JINAN: East China's Shandong Province is making preparations for the start of construction on the east route of China's south-to-north water project.
Sources from the Ministry of Water Resources said general layouts of the transfer project have been set up. Water from southern China, mainly from the Yangtze River, will be delivered to the north by the east, middle and west routes.
The transfer project, which has been debated for years, will be used to solve the water strain on northern China's Beijing and Tianjin, Shandong and Hebei provinces.
The east route for Shandong is the first route to start construction, according to Zhang Jirao, deputy minister of the Department of Water Resources.
For the east route, water will be transferred from Jiangdu in the lower reaches of the Yangtze River to Dongping Lake in the province by Grand Canal (Beijing-Hangzhou). Then water will continue by two routes, north to east of Huabei Plain and east to Jiaodong Peninsula. The east route will span 1,164.2 kilometres, with the Jiaodong canal covering 681.4 kilometres.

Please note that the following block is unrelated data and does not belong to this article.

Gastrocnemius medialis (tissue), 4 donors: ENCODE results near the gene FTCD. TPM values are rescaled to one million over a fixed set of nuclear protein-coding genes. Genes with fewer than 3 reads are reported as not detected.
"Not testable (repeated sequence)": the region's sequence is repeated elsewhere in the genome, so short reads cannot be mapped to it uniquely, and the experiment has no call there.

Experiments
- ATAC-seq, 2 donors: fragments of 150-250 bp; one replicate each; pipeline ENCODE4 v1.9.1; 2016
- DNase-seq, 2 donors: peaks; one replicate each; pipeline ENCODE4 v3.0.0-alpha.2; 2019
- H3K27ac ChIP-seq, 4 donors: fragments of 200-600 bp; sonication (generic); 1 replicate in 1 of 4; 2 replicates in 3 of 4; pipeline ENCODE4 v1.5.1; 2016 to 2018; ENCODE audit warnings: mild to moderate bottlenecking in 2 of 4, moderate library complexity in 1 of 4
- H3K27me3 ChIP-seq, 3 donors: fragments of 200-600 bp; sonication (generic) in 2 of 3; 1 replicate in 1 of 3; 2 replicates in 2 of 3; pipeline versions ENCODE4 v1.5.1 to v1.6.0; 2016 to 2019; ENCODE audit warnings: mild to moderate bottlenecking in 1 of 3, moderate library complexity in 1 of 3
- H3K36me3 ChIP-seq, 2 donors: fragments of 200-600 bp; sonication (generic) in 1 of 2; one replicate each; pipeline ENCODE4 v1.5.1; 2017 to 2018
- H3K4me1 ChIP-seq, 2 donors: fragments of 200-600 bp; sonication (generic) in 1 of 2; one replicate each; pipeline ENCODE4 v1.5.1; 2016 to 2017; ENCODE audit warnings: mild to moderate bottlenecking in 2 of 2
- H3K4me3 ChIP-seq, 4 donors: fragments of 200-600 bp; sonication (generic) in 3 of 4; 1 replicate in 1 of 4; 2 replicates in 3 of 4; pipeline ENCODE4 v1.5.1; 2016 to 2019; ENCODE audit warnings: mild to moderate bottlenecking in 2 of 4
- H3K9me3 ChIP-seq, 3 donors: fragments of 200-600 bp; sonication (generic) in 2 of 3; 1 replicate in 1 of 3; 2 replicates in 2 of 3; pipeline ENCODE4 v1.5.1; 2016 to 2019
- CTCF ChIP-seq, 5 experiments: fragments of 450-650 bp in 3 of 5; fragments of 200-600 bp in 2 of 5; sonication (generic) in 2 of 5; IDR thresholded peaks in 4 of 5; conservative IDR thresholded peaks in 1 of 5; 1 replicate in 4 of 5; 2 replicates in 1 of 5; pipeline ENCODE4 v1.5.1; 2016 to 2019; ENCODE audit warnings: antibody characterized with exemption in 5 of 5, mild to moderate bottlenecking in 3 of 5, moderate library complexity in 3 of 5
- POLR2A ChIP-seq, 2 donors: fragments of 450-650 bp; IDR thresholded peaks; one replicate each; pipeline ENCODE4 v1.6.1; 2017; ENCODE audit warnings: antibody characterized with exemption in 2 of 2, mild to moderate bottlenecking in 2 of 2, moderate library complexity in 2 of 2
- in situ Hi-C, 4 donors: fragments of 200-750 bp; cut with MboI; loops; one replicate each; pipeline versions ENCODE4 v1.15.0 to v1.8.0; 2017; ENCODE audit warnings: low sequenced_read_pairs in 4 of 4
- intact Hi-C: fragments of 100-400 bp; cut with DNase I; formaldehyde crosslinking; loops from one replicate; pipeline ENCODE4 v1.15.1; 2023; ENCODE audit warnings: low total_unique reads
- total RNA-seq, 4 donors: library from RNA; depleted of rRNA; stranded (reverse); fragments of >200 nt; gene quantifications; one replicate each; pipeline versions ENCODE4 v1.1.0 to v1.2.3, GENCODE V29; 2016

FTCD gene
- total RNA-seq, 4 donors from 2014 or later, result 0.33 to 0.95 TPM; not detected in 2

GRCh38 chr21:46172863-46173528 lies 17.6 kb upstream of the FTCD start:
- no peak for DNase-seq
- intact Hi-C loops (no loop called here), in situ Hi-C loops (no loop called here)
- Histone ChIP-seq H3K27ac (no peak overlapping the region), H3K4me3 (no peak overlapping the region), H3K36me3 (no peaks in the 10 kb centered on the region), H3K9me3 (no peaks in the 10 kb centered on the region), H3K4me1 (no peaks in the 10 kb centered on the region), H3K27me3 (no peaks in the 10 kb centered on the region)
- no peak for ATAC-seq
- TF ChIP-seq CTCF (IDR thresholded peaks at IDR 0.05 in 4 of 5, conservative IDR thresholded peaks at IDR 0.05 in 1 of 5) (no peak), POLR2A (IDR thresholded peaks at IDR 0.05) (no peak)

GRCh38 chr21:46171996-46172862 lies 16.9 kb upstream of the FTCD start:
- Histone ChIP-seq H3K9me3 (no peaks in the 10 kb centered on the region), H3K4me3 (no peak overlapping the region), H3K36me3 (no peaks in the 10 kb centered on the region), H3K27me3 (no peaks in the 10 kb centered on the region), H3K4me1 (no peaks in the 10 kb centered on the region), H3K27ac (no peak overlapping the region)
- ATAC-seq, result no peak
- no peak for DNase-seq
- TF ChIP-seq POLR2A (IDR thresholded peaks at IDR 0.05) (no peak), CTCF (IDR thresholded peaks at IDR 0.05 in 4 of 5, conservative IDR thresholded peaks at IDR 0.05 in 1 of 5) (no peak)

Shandong is short of water resources. Residents mainly rely on surface water, ground water and water from the Yellow Sea, said Liangqing, an official with the province's water resources office.
In recent years, the Yellow Sea has decreased quickly, and precipitation has been uneven. The water appropriation per capita is less than one-sixth of the country's average.
The water shortage has caused a great loss to the province's biological environment and economic development.
After the completion of the east route, a T-shaped water transfer system will result.
The transferred water will supply a total of 55.7 million people in 14 cities spanning a range of 96,916 square kilometres.
It is estimated that crop output of the province will greatly increase and the project will add more than 6 billion yuan (US$726 million) agricultural and industrial profits for the province.